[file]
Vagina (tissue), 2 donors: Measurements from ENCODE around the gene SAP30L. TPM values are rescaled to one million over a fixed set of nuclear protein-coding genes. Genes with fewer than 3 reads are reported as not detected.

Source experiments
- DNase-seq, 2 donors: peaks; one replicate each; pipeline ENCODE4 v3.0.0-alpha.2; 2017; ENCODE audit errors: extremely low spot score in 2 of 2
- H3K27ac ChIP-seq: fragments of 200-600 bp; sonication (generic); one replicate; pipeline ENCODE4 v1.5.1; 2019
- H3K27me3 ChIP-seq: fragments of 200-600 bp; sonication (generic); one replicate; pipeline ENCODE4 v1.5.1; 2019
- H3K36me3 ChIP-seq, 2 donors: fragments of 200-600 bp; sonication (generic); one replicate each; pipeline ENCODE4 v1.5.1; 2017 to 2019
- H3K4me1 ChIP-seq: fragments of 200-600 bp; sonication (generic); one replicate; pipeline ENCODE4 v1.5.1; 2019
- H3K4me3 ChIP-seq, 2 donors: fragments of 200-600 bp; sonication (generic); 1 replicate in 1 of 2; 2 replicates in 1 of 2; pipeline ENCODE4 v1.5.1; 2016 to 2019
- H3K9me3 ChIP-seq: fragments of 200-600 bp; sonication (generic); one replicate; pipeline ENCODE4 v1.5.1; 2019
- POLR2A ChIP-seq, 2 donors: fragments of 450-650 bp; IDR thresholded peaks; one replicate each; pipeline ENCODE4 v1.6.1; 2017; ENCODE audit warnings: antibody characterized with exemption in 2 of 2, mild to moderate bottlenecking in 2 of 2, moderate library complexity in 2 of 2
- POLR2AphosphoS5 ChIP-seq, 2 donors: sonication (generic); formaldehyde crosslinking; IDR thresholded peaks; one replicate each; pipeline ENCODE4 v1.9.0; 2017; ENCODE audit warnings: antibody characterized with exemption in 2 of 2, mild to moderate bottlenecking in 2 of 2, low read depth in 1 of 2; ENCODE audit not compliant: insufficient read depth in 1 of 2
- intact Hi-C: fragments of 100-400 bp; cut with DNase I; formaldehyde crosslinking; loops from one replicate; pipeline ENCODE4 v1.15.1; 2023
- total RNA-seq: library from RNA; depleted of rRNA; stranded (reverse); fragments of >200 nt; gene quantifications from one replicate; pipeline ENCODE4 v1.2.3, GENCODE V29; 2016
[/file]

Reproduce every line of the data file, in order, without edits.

Vagina (tissue), 2 donors: Measurements from ENCODE around the gene SAP30L. TPM values are rescaled to one million over a fixed set of nuclear protein-coding genes. Genes with fewer than 3 reads are reported as not detected.

Source experiments
- DNase-seq, 2 donors: peaks; one replicate each; pipeline ENCODE4 v3.0.0-alpha.2; 2017; ENCODE audit errors: extremely low spot score in 2 of 2
- H3K27ac ChIP-seq: fragments of 200-600 bp; sonication (generic); one replicate; pipeline ENCODE4 v1.5.1; 2019
- H3K27me3 ChIP-seq: fragments of 200-600 bp; sonication (generic); one replicate; pipeline ENCODE4 v1.5.1; 2019
- H3K36me3 ChIP-seq, 2 donors: fragments of 200-600 bp; sonication (generic); one replicate each; pipeline ENCODE4 v1.5.1; 2017 to 2019
- H3K4me1 ChIP-seq: fragments of 200-600 bp; sonication (generic); one replicate; pipeline ENCODE4 v1.5.1; 2019
- H3K4me3 ChIP-seq, 2 donors: fragments of 200-600 bp; sonication (generic); 1 replicate in 1 of 2; 2 replicates in 1 of 2; pipeline ENCODE4 v1.5.1; 2016 to 2019
- H3K9me3 ChIP-seq: fragments of 200-600 bp; sonication (generic); one replicate; pipeline ENCODE4 v1.5.1; 2019
- POLR2A ChIP-seq, 2 donors: fragments of 450-650 bp; IDR thresholded peaks; one replicate each; pipeline ENCODE4 v1.6.1; 2017; ENCODE audit warnings: antibody characterized with exemption in 2 of 2, mild to moderate bottlenecking in 2 of 2, moderate library complexity in 2 of 2
- POLR2AphosphoS5 ChIP-seq, 2 donors: sonication (generic); formaldehyde crosslinking; IDR thresholded peaks; one replicate each; pipeline ENCODE4 v1.9.0; 2017; ENCODE audit warnings: antibody characterized with exemption in 2 of 2, mild to moderate bottlenecking in 2 of 2, low read depth in 1 of 2; ENCODE audit not compliant: insufficient read depth in 1 of 2
- intact Hi-C: fragments of 100-400 bp; cut with DNase I; formaldehyde crosslinking; loops from one replicate; pipeline ENCODE4 v1.15.1; 2023
- total RNA-seq: library from RNA; depleted of rRNA; stranded (reverse); fragments of >200 nt; gene quantifications from one replicate; pipeline ENCODE4 v1.2.3, GENCODE V29; 2016